While most were in their beds, Anuj and I woke up early to catch the sunrise at 6 AM and shoot some pictures of the morning mist. Like I mentioned earlier, we had no easy access to any vantage point. We ventured out on some inroads aimlessly. We did get a couple of good pictures, but nothing was up to the mark. Nonetheless, the 3 km walk prepared us for breakfast.
Breakfast was a lavish spread displaying cuisine from northern and southern (obviously) India, not to forget some international selections. The icing on the cake (at least for me) was the freshly brewed filtered coffee. Coffee from Coorg has my high recommendation… keep having it at regular intervals!
At 10:30 we were ready to leave for Talcauvery – the origin of River Cauvery – the most sacred river in southern India. Though the distance was just 50 kms from our hotel, the travel time took 3 hours – thanks to narrow hilly roads with patches of potholes! Just 8 kms before Talcauvery is Bhagamandala the location of Triveni Sangam (confluence of 3 rivers). River Cauvery, River Kanika and River Sujothi (this is a mythological one – you can’t see it out there.) This is a scared location. It’s believed that a dip by the family members at the confluence liberates the departed souls. River Cauvery makes a journey of 800 kms all the way up to Poompoohar in the State of Tamilnadu. A temple dedicated to Lord Shiva, named Bagandeshwara, is located on the banks. After paying our respects we moved forward towards Talcauvery.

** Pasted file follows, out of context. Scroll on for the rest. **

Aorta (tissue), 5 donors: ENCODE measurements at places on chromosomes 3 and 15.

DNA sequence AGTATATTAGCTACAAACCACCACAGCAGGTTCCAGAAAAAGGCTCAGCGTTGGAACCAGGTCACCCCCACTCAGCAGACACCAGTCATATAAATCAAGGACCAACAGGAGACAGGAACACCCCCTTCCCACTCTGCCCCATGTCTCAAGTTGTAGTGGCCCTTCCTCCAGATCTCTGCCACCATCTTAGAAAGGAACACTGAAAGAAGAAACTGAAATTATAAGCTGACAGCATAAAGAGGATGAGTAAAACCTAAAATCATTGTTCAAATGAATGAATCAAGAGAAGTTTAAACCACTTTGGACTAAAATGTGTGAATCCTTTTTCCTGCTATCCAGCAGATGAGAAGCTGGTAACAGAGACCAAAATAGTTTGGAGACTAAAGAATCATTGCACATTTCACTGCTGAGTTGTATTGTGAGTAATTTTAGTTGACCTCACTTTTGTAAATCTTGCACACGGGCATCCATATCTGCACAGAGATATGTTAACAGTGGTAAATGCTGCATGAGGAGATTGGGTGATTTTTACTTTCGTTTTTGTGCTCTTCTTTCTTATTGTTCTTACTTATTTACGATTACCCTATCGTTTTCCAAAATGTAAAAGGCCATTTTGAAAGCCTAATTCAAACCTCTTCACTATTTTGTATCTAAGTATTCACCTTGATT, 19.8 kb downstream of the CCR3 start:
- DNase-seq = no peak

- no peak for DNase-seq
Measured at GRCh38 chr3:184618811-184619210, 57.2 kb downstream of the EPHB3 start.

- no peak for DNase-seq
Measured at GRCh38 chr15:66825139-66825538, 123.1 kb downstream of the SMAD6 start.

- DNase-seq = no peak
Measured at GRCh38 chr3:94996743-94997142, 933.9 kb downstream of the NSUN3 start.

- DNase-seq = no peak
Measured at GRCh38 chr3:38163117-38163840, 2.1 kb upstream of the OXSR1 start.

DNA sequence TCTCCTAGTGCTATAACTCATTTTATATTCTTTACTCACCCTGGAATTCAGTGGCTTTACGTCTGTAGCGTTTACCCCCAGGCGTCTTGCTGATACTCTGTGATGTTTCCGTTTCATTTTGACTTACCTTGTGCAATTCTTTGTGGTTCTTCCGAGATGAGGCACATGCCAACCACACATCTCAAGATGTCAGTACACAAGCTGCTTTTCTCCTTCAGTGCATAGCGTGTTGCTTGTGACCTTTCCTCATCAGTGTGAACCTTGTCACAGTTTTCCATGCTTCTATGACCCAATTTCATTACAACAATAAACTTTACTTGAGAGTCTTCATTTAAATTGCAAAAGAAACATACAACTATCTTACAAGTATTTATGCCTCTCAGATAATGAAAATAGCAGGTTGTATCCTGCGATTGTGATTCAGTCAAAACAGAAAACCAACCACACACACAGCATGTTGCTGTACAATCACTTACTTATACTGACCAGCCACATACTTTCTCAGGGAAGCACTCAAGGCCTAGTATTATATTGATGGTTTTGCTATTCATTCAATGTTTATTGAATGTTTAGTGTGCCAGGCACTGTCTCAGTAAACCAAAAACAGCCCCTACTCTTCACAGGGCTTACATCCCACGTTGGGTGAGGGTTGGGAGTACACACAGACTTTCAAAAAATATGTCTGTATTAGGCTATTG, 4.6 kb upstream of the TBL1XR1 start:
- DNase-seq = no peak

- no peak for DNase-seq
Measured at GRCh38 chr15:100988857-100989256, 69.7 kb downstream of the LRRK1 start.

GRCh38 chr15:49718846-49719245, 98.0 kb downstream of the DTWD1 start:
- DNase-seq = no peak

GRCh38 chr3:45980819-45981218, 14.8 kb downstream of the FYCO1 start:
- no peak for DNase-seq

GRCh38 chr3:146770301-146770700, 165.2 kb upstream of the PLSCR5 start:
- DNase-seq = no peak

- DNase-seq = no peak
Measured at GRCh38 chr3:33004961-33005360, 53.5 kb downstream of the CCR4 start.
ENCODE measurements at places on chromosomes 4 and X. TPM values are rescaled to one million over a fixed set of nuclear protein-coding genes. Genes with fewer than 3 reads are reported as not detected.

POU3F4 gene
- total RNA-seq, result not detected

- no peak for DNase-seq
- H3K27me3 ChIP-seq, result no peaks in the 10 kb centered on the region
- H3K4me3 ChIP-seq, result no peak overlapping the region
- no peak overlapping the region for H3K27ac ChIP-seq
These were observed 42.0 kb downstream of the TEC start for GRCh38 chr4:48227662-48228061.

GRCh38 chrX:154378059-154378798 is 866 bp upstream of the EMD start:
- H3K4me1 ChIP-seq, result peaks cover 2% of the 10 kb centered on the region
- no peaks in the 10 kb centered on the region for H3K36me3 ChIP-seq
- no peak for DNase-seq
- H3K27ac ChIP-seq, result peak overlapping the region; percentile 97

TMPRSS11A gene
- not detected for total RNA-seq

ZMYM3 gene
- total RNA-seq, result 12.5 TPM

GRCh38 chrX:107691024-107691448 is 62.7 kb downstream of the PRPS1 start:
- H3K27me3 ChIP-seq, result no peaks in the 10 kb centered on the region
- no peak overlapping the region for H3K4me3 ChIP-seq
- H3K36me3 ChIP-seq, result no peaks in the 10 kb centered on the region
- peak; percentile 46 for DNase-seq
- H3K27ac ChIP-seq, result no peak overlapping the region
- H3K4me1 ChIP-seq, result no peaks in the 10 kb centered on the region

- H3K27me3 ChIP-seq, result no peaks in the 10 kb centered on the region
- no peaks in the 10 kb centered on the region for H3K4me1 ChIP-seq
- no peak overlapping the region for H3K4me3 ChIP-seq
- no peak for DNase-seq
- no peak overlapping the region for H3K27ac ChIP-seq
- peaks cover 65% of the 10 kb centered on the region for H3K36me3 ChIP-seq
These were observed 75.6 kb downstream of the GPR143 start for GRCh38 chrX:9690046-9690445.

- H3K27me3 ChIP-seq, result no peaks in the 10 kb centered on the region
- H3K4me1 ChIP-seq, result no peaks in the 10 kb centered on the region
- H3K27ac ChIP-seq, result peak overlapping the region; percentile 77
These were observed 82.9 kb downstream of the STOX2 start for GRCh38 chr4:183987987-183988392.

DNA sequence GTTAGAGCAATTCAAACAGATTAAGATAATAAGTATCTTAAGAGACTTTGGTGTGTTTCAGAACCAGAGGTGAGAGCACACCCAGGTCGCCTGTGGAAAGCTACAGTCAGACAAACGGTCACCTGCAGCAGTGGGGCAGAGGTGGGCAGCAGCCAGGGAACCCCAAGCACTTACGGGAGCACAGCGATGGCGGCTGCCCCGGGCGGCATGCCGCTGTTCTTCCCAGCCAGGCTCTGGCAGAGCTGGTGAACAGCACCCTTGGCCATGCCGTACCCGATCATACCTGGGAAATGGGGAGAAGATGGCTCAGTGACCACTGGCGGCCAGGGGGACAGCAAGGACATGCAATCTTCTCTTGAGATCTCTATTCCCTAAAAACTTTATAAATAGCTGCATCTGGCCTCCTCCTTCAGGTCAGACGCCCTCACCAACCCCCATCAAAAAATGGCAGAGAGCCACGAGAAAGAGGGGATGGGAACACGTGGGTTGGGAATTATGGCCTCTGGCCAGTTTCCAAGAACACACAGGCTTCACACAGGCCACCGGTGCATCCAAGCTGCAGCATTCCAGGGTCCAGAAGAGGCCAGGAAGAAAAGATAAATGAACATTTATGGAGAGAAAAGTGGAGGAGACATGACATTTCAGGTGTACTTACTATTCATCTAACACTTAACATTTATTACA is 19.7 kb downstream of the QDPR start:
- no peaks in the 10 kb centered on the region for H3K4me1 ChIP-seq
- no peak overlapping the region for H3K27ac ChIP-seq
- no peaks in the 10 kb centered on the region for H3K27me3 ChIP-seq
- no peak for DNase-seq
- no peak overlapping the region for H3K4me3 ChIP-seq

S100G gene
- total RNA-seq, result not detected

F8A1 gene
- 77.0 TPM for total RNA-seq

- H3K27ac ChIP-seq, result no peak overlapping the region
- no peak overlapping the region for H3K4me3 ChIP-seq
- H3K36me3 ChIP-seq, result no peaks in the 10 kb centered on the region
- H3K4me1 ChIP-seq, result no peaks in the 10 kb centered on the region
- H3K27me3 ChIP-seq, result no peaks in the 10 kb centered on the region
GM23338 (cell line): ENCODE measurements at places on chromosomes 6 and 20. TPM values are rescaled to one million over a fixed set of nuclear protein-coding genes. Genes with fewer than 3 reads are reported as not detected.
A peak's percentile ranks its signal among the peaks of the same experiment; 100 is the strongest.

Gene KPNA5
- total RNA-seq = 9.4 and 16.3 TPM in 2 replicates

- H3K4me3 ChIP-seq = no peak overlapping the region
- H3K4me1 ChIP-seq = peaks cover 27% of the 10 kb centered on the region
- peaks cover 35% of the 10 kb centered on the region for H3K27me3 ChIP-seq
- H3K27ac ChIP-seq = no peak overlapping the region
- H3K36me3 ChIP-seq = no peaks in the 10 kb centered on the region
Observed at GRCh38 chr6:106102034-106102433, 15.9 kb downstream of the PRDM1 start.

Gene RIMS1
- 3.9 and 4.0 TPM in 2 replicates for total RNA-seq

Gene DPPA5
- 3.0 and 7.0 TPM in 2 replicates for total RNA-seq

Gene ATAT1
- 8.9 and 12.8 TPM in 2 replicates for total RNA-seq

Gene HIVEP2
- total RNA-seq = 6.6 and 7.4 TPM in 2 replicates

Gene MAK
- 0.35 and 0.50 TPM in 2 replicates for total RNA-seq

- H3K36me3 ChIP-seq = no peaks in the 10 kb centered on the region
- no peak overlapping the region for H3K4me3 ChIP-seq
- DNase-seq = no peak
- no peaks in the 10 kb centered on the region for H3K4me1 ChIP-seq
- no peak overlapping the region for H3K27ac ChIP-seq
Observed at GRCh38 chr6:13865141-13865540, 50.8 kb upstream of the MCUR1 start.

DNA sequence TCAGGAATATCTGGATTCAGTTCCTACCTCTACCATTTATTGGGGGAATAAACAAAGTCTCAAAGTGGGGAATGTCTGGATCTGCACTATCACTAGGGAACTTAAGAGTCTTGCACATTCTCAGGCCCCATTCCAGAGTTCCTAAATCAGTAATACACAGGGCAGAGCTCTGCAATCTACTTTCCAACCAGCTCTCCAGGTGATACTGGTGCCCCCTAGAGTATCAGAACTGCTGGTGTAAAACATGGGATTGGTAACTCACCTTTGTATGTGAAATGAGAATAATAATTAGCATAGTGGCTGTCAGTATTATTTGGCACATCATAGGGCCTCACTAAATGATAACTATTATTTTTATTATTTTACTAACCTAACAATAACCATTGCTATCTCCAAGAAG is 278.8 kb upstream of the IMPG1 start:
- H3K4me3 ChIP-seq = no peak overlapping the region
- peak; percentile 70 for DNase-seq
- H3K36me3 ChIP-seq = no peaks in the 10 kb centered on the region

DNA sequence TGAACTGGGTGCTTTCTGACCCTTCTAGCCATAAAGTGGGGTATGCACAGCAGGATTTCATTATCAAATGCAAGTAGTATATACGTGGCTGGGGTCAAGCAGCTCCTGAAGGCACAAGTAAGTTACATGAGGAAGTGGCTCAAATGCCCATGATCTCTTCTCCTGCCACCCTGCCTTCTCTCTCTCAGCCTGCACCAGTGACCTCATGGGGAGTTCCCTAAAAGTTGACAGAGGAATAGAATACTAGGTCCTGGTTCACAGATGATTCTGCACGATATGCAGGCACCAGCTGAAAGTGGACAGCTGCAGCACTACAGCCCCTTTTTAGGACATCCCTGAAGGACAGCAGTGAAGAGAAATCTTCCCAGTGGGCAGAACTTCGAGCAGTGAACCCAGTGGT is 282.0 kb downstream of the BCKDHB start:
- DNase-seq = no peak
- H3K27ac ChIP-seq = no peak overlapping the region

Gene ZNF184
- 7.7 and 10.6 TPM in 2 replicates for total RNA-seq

Next 8 kms was an uphill drive. Temple premises surround the origin of River Cauvery. Vans and buses need to be parked half a km away. Cars can come almost at the gates of the temple. The premises have temples dedicated to the River Cauvery, Lord Shiva and Sage Agasthya. A few hundred steps up takes you to a view point, which of course, I avoided. The sun above was not very welcome. After spending about 30 minutes in the premises, we turned back.
At around 4PM we were in Madekeri. 8 kms away was the famous Abbey Falls. The parking is about a km away from the falls. The path to the falls calls to negotiate many steps and slopes. It certainly can get tiring, but the walk is definitely worth it. A hanging bridge has been built to give visitors a breathtaking view of the Abbey Falls. We returned to the hotel at about 7PM. Just about time to get ready to join the gala New Year dinner & celebrations.
The next morning we were ready to explore the famous Namdroling Monastery popularly known as Golden Temple, located 45 kms from Madekeri. The monastery is situated in village Bylakuppe, 4 kms from Kushalnagar off the main road to Mysore. The centre is dedicated to the teachings of wisdom and compassion of Buddha and the Palyul lineage of the Nyingma School of Tibetan Buddhism.